“Queen of Heaven and Earth, and tender Mother of all people, in accordance with Your ardent wish, made known to the three children at Fatima, we consecrate to Your Immaculate Heart our beloved country of Scotland. We stand confidently before You today, O holy Mother of God. Inflame us with the same divine fire which inflamed Your own Immaculate Heart. Reign over us and teach us how to make the Heart of Jesus reign and triumph in us and around us, as It has reigned and triumphed in You. Make our country and it’s people, Your shrine, O holy Mother of God, so that we may be Yours in prosperity and adversity, in joy and sorrow, in health and sickness, in life and in death.”

– the Catholic Bishops of Scotland, September 2017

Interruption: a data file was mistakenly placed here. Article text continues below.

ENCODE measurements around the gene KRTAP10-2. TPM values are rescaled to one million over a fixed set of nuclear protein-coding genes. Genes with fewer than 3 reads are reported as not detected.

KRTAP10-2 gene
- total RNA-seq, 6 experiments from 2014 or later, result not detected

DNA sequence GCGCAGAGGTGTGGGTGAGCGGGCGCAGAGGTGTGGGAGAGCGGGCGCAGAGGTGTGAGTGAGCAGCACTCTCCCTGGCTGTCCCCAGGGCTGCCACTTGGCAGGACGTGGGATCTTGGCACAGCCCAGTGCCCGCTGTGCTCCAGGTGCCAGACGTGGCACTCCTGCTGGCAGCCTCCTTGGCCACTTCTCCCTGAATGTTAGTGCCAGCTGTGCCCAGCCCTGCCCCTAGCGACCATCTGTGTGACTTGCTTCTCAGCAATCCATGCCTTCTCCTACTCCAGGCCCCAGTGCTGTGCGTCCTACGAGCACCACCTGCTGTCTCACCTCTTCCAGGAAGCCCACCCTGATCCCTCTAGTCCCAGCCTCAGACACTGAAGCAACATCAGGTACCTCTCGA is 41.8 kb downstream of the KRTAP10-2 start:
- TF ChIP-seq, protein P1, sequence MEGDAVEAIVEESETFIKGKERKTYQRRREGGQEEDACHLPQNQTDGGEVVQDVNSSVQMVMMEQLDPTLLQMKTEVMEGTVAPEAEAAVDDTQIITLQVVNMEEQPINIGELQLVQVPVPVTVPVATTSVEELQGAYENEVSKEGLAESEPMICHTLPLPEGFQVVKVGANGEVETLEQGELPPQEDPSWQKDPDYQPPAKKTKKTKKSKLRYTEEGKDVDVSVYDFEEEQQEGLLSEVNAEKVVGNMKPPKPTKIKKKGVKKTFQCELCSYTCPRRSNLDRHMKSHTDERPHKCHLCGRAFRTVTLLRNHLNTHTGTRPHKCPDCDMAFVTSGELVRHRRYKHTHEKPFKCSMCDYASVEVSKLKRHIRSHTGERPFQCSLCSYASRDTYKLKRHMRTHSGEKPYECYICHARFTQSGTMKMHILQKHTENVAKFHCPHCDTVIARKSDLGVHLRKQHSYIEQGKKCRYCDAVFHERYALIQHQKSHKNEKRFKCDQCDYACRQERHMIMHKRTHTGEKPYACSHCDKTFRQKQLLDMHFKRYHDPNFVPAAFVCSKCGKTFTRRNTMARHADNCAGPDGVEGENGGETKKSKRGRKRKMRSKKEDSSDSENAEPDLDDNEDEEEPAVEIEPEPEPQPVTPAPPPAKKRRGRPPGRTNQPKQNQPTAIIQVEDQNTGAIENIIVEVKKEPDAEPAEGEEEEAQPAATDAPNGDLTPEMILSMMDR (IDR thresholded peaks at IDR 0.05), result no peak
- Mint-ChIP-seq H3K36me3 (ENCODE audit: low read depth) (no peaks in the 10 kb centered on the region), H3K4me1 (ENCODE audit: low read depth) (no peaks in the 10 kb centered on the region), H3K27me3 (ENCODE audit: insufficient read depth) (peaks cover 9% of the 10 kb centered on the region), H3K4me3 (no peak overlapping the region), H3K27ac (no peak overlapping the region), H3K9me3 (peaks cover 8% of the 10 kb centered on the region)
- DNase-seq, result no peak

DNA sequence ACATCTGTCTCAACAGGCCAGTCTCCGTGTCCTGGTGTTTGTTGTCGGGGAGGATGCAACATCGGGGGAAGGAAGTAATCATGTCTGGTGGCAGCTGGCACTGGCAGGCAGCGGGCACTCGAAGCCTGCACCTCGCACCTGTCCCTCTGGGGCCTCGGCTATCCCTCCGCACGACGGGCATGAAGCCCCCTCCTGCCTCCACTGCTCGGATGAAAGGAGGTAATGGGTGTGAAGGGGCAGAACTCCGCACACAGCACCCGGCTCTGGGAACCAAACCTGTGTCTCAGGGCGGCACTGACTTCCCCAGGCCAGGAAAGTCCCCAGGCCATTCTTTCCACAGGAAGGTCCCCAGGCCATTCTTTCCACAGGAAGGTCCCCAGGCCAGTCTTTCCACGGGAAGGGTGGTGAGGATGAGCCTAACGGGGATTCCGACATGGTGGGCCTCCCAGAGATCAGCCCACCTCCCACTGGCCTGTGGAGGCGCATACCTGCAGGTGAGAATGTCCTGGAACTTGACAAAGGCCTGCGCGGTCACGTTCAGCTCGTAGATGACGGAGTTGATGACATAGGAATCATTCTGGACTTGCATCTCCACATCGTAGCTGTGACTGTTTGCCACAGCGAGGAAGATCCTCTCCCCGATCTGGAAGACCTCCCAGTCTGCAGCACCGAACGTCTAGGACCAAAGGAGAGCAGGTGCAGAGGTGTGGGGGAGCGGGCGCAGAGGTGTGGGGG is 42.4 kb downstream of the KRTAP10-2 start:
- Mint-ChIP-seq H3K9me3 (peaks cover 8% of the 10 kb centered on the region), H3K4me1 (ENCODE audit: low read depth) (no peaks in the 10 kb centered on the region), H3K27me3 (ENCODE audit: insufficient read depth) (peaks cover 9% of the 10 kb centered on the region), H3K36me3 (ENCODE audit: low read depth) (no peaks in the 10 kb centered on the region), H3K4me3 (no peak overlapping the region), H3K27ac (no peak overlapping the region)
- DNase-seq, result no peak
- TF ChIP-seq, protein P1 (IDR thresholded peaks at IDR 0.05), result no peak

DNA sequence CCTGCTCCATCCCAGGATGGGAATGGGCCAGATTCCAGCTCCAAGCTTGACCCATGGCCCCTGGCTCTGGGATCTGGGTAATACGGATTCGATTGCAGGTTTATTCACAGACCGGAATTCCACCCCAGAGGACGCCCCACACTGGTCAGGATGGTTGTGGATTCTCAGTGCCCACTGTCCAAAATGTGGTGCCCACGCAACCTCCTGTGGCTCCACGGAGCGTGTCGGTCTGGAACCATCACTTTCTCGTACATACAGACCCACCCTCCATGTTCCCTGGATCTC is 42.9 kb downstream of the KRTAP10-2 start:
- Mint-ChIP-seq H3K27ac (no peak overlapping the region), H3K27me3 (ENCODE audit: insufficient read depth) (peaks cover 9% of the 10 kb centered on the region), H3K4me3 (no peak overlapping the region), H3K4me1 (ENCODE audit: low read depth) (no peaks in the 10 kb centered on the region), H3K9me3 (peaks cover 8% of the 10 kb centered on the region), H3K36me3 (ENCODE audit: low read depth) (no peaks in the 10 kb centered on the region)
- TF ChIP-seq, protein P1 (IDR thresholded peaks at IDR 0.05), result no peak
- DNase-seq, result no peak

A Nation Given To Mary

A Nation Given To Mary

“Tell everyone that God grants graces through the Immaculate Heart of Mary, that they are to ask Her for them.”

– Saint Jacinta of Fatima

Three years ago, we celebrated the Centenary Year of the appearances of the Blessed Virgin Mary at Fatima, where She had shown Herself on six occasions to three young children. Her purpose was to call us back to the message of the Gospel through sorrow for our sins, a life of prayer and the Sacraments, and devotion to the Immaculate Heart of Mary as a way of achieving this.

Two of the three seers of Fatima, brother and sister Jacinta and Francisco Marto, had been declared Saints by our Holy Father, Pope Francis, on the centenary day of the first apparition. Speaking by video the pilgrims in Fatima on the centenary of the final apparition, the Holy Father had said –